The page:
| SIENA, Italy
SIENA, Italy Dec 28 The top investor in Banca
Monte dei Paschi di Siena looked set to force a delay
in a 3-billion-euro ($4 billion) capital increase the Italian
lender needs to carry out to reimburse state aid and avert
The management of the world's oldest bank, led by Chairman
Alessandro Profumo and CEO Fabrizio Viola, wants to launch the
rights issue as early as January and has asked shareholders to
approve it this week.
But the top shareholder - a not-for-profit foundation with
close ties to Siena politicians - is determined to delay the
cash call until May or later to win more time to sell down its
stake in the bank and repay debt.
The cash call, along with a tough restructuring plan, is
among the conditions imposed by the European Commission for
approving a 4.1 billion euro state bailout that Monte dei Paschi
received earlier this year.
A shareholder meeting got under way on Saturday after it was
rescheduled because not enough investors showed up on Friday.
Thanks to its 33.5 percent holding, big enough to veto any
decision, the foundation can force the bank to postpone the
Tensions ran high ahead of the meeting, with sources close
to the matter saying Profumo could quit if the capital increase
The size of the capital increase is higher than the lender's
stock market value of just over 2 billion euros and the
operation is regarded as risky as the bank was hit hard by the
economic crisis and a derivatives scandal.
Saddled with around 340 million euros of debt, the foundation
is looking for a buyer for all or part of its Monte Paschi stake
to pay back creditors.
It fears that a cash call next month would massively dilute
its holding and leave it with virtually nothing to sell.
The bank's management wants instead to tap investors for cash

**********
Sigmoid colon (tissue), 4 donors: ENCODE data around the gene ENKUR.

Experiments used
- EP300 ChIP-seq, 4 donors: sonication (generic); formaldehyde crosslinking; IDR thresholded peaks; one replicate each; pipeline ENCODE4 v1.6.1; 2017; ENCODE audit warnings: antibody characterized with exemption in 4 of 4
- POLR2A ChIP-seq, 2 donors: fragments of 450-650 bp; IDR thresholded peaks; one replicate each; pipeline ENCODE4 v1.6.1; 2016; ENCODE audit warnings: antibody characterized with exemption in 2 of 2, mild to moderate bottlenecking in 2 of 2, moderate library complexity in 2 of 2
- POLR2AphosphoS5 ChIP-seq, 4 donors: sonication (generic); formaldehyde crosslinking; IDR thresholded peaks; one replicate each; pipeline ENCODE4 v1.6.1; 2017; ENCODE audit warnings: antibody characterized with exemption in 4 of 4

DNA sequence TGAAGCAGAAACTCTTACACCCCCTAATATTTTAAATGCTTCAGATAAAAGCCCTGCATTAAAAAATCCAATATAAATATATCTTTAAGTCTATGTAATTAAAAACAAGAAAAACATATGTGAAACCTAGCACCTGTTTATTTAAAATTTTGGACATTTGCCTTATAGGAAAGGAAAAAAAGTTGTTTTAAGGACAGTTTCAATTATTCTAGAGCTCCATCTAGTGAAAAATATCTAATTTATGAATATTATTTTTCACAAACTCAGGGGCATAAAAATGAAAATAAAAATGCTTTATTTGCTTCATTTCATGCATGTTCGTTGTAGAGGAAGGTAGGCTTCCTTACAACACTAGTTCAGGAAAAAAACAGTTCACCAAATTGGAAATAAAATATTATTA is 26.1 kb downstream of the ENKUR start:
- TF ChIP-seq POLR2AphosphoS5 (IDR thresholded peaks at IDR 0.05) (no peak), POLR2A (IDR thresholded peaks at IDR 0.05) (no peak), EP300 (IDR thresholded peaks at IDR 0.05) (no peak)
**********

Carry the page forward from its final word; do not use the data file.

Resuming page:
as soon as possible and has secured a pool of banks to guarantee
the share issue if it is launched before end-January.
Profumo said last week that a postponement would cause great
uncertainty and could force the bank to be
One specific concern is that Europe-wide health checks next
year could force several other European lenders to raise
capital, meaning Monte dei Paschi could find itself in a crowded
market if it waits too long.
Under the agreement with the European Commission, if the
Tuscan lender cannot complete the capital increase by the end of
2014 it will have to convert state loans it received in the
bailout into shares issued to the Italian treasury.
The bank, which is cutting 8,000 jobs and shutting 550
branches as part of its turnaround plan, is hoping instead to
pay back the bulk of the state aid through the cash call. It
said a delay would cost it at least 120 million euros in
Monte Paschi was kept afloat by the bailout which plugged a
capital shortfall that arose after the bank was hammered by the
euro zone debt crisis and loss-making derivatives trades.
It is on track to post its third straight annual loss after
losing nearly 8 billion euros over 2011 and 2012.